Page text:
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Re: Nose in the air horse

>Isn't getting the horse to carry its head properly necessary before
>engaging the hind end? As in, if the horse is travelling nose in the air
>and all strung out, there's no way to achieve collection. Wouldn't
>travelling that way be very fatiguing to the horse and thus a concern
>for a distance rider? The fact that the horse can't see what's ahead
>would also seem to be a concern....
>I've heard/read/been told that collection cannot be achieved from front
>to back. But I just can't fathom how collection would be achieved at all
>unless you have at least the beginnings of a good head set (which to me
>means flexing at the poll and no ewe neck).
>Which comes first, the chicken or the egg?

First of all, ewe neck is a conformational, structural flaw, not a lack of
training or conditioning.  Collection is the result of the muscle groups
being conditioned in the proper manner over a period of time -- not
something you create by pulling the horses head towards their chest.  How
much time depends on how the conditioning is done, whether or not it's done
CORRECTLY, considerations of the breed, and conformational issues with each
horse.  Some breeds tend to collect more naturally and some extend more
naturally.  Lippizans collects more naturally -- i.e. the horse is built so
that he naturally uses his topline more easily.  A TB extends more
naturally (just basic breed comparisons here ;-)) and requires more
diligent work over a longer time to get them to collect.  A nicely
conformed Arab can excel in both areas...but still needs to be taught how
to carry himself correctly and conditioned for it.  Arabs also have heads
that tend to be set on their shoulders a bit higher than average which
makes it easier for them to hold their heads up high.  However, in order to
strong and collected, they need to lift their *shoulders, back, and top of
their neck*...a totally different mechanism that throwing their head up.
You can also take a high headed horse and pull their nose in towards their
chest so that they can achieve a "head set", but NOTHING is happening with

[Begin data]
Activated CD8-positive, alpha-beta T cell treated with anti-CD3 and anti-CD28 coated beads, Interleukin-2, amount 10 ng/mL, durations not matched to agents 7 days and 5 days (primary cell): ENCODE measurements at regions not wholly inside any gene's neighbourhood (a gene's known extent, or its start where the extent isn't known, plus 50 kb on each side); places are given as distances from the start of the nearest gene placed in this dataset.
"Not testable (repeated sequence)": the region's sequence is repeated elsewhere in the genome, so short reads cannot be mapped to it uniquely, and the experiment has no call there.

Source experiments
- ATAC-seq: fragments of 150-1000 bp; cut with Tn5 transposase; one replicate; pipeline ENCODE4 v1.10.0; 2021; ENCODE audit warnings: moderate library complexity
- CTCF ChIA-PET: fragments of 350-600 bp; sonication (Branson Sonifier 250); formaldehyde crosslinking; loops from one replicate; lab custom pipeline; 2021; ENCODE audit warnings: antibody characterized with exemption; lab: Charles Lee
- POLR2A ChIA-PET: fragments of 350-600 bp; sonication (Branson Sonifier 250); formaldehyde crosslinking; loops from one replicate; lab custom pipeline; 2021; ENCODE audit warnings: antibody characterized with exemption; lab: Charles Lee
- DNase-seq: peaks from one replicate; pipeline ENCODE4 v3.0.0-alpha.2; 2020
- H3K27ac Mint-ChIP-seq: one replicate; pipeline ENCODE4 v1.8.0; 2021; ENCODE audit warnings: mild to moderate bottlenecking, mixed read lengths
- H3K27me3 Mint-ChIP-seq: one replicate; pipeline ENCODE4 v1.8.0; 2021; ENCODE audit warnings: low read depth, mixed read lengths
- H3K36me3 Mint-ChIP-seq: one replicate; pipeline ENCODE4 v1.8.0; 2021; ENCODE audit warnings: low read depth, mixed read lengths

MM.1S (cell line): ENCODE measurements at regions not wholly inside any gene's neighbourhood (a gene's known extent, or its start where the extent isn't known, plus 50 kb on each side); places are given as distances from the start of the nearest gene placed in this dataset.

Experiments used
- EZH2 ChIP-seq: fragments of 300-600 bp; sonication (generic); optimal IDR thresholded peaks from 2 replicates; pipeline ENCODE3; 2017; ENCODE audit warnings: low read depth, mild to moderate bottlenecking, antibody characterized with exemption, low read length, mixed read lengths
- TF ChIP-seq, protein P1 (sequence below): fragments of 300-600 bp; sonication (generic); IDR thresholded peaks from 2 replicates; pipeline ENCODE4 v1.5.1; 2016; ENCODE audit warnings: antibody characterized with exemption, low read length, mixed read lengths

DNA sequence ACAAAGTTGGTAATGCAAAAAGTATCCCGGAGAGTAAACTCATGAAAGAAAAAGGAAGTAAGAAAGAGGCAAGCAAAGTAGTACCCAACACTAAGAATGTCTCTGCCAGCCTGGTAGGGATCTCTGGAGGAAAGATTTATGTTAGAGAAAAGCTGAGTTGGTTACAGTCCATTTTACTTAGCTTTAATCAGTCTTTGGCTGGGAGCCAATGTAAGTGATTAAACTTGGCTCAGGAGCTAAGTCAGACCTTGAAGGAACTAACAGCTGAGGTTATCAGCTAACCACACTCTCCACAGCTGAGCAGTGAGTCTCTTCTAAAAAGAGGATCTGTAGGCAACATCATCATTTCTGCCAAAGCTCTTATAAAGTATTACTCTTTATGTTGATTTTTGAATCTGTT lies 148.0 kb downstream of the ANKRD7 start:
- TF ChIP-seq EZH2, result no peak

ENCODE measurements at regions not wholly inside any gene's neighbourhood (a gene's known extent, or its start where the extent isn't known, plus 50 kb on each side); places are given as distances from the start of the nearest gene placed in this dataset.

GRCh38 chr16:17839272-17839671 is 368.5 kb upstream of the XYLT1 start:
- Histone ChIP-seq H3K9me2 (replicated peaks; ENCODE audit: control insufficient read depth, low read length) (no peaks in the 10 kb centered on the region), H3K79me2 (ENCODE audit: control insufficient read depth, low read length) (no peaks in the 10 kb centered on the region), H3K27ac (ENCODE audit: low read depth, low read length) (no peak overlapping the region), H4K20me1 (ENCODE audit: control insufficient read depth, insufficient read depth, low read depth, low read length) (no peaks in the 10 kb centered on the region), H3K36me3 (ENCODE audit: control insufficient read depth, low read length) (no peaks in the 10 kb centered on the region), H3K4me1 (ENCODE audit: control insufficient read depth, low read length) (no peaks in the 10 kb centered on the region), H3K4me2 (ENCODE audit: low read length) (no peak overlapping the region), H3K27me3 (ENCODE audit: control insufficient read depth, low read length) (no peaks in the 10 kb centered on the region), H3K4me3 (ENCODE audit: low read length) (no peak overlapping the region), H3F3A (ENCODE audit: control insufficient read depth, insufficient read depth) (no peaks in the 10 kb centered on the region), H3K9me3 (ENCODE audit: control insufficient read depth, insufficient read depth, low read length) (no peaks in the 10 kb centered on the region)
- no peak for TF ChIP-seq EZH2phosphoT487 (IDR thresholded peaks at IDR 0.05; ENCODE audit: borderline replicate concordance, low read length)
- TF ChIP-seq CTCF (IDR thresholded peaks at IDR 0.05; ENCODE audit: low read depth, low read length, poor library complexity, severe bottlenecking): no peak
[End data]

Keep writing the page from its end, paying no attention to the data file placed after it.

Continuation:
the back, stomach, back legs, and shoulders.  They are hollow, unconnected
and leaning on their underneck muscles...and this is *not* a position that
you want to practice on a regular basis. ;-)

Collection is achieved when the horse, in self-carriage, can lift with
impulsion and lower their haunches a bit by using their back legs well
under them and bending their hocks.  The ultimate gaits in collection are
those like the canter pirouette, the piaffe, and the passage...and
achieving correct movements takes many, many years.  To get this ability
you have to spend a lot of time concentrating on your riding
skills...making sure that you use your legs correctly because they will
trigger the back legs to come under further, contracting the abdominal
muscles which lifts the back.  This gets the horse to lift his shoulder
muscle and use the muscle on the top of the neck.  When that happens, you
get your *good head set*!  And when it does happen, your hands should be
light as a feather because the horse is doing the movement correctly...and
you are definitely not pulling the head in!  A good head set is a reward of
good conditioning...and it's really exciting when you achieve it --
especially since the horse really had to work hard to get there! 

>One other thing: somehow I managed to take lessons and learn to ride
>without ever learning to do a good sitting trot (bouncy horses is my
>excuse). I guess I probably did it long enough to appease the trainer,
>then started posting the instant the trainer looked away since I never
>got "cited" for it. Does a sitting trot accomplish anything a posting or
>standing trot doesn't? I just can't get the idea out of my head that it
>can't be good for the horse's back.

Learning to sit the trot well is an achievement!  Don't get discouraged if
it takes a while for you to get the hang of it.  Here are a couple of tips:

When you are not yet an accomplished "trot sitter", don't try sitting until
the horse is well warmed up and bringing his back up.  If the horse can't
yet bring his back up well during a work-out, don't be sitting the trot on
him yet!  It won't be good for either of you -- he has a hollow back which
is not being well supported by the muscles along the spine (and your
bouncing on him isn't going to make it feel particularly great)...and the
hollow back causes the stride to be much harder to ride...which will make
you stiffen and bounce.

Start with the horse trotting fairly slowly and with just a couple of
sitting strides before you go back to posting.  Sit up tall and vertical
(which will feel like you're leaning back) and let your legs hang long and
relaxed with your ankles loose, flexible, and absorbent.  

Ride in a saddle such as a Wintec dressage saddle that has a non-slip
surface.  After you are well warmed up yourself, drop your stirrups at an
energetic walk.  Wrap your long legs around his belly, sit tall, look up,
and *lift* his belly gently to bring him into a smooth, slow trot.  Totally
relax your legs and let your hips move with the horse's back.  Bring him
back to a walk before you start to stiffen up and bounce.  Start with a few
steps and gradually add more as you are able.

Do flexibility exercises and get your self a HULA HOOP!!  The motion that
it takes to keep that hula hoop moving is the one you need for the sitting
trot.  Probably doesn't hurt the waistline too much either. ;-)

Tyee Farm
Marysville, Wa.

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